US Title: Baron Corbin (c) v. Bobby Roode v. Dolph Ziggler

The show proper kicks off with the match that has had the worst build – Ziggler inserted for no reason and a couple of weeks of carbon copy booking with Ziggler and then Roode interfering in matches. This triple threat starts with Corbin getting blasted over the barricade on the outside. He soon recovers, however, and takes control of the match. We then get standard WWE triple threat fare as one guy lays on the outside while two duke it out in the ring. The tempo then picks up with each man hitting signature moves only to have the pin broken up. We get the obligatory ‘tower of doom’ spot with Corbin tossing both opponents off the top rope. The crowd are hot for Bobby Roode and they also break out into ‘this is awesome!’ chants as the near falls mount up.

Roode eventually lands his Glorious DDT on Ziggler and evades an attempt by Corbin to toss him out of the ring. The Lone Wolf pulls him to the outside to prevent the pinfall, however. The contest ends when Corbin goes for The End of Days on Roode only for Ziggler to hit him with the Zigzag while he is setting it up. A 1-2-3 later and we have a new champion. Winner: Dolph Ziggler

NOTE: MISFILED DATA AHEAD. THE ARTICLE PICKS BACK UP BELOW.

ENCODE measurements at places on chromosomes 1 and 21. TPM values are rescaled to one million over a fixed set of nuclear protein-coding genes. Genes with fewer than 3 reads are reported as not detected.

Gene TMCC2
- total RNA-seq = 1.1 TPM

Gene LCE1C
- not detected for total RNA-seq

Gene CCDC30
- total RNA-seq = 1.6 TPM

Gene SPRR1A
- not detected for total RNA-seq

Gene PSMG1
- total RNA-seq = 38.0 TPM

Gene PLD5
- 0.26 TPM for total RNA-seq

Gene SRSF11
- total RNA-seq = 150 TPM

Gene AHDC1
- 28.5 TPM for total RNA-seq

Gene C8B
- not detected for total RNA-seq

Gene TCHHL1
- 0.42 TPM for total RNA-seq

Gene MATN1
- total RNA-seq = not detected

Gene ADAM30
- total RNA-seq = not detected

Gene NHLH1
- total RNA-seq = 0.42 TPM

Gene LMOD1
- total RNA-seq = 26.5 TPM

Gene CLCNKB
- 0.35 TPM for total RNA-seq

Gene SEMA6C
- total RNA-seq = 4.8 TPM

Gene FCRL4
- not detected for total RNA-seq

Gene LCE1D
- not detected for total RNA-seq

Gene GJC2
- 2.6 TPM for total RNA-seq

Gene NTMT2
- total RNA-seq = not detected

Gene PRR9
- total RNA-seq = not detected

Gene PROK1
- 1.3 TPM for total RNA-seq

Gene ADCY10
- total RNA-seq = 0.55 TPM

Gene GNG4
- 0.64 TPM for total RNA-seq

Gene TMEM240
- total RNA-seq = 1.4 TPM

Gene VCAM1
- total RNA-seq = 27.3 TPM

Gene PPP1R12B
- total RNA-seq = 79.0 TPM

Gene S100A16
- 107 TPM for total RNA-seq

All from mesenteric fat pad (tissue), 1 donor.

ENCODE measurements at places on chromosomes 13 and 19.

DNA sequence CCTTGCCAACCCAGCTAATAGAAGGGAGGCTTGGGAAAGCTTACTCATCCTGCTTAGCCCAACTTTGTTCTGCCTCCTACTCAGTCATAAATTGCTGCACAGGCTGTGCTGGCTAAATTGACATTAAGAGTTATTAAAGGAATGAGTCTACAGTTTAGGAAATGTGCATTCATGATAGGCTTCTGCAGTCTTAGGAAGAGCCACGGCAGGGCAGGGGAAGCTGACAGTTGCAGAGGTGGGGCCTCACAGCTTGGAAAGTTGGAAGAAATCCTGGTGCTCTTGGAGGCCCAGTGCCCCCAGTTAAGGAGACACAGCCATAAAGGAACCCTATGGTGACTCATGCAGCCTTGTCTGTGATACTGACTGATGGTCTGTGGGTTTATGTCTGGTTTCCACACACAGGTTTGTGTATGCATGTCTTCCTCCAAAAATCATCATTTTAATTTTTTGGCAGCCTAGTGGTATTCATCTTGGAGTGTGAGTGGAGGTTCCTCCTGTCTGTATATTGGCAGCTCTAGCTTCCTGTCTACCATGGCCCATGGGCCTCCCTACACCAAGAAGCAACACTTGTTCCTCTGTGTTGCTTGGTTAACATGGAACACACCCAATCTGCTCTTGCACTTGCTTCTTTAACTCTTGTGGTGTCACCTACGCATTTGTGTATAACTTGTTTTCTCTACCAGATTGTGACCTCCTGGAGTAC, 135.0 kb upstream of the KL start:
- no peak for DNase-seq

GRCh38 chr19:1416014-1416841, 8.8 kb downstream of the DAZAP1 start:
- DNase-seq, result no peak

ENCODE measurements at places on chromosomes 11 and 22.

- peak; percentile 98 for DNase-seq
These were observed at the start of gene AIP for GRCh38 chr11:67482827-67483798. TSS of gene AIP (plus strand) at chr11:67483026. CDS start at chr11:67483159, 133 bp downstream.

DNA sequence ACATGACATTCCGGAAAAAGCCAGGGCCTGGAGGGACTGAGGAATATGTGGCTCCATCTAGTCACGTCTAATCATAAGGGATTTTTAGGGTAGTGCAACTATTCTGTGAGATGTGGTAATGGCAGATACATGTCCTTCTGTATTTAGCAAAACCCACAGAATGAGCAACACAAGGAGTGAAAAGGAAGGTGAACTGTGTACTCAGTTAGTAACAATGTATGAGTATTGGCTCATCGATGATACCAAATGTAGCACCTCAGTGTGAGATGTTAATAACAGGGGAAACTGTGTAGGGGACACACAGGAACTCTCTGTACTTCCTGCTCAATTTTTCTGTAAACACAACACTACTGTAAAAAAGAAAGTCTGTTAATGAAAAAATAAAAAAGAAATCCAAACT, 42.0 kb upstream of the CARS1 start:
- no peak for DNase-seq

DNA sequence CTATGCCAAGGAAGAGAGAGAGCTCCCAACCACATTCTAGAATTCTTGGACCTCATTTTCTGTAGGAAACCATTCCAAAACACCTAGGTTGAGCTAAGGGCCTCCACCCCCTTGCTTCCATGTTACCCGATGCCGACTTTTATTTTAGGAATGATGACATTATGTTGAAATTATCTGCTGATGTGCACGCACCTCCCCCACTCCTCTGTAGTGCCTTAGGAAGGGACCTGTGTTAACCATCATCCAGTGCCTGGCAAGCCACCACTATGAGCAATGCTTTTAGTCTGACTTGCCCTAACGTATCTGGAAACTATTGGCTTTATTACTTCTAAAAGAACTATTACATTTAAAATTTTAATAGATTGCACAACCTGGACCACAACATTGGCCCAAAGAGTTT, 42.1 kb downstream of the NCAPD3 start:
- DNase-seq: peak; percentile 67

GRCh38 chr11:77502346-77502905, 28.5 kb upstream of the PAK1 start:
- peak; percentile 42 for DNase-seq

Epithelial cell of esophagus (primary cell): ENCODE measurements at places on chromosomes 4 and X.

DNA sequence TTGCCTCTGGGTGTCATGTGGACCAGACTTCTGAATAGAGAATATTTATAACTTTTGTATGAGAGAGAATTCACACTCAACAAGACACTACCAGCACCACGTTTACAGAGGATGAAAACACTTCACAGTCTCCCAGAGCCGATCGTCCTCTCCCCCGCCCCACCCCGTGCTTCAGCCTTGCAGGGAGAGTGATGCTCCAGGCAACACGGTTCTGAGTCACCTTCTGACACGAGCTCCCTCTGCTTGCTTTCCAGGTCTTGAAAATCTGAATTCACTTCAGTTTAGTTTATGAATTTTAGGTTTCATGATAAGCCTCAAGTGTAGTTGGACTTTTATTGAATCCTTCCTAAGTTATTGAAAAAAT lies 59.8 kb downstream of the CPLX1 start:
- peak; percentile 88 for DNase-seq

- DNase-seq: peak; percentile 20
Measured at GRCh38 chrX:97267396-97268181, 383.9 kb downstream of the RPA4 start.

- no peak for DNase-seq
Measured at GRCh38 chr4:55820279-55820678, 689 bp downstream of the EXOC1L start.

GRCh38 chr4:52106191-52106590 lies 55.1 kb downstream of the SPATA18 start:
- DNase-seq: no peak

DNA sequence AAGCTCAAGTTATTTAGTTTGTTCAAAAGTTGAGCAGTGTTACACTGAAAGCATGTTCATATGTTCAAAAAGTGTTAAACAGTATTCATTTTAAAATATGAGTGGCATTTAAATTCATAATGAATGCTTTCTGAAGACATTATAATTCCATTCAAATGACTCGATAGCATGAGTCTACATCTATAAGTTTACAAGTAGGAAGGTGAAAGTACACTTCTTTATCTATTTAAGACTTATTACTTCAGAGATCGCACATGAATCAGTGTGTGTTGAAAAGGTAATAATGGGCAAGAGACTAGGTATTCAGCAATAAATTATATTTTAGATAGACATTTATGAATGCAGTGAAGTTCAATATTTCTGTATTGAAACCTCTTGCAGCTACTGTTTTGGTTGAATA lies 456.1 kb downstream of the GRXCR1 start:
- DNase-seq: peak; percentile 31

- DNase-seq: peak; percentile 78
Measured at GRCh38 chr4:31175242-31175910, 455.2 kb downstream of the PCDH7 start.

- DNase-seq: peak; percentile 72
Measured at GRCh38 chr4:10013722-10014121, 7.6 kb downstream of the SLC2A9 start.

A surprise win and a decent match that was, in this writer’s opinion, hurt by the poor build. After spending most of 2017 treading water, Ziggler is suddenly a title holder once again, but he has been so poor for so long, it is hard to get excited about that. Corbin could have done with a longer title run, and Roode hardly comes out of this looking strong.

Tag Team Titles: The Usos (c) v. The New Day v. Gable & Benjamin v. Rusev & Aiden English

Aiden English preludes this match with the full rendition of ‘The 12 Days of Rusev’. The crowd are super into this with loud ‘Rusev Day!’ chants and cries for an encore. That, of course, doesn’t happen as Gable & Benjamin interrupt. The New Day and The Usos join them for a match in which a representative of each team can be in the match at any one time – this is going to be a tough match to summarise!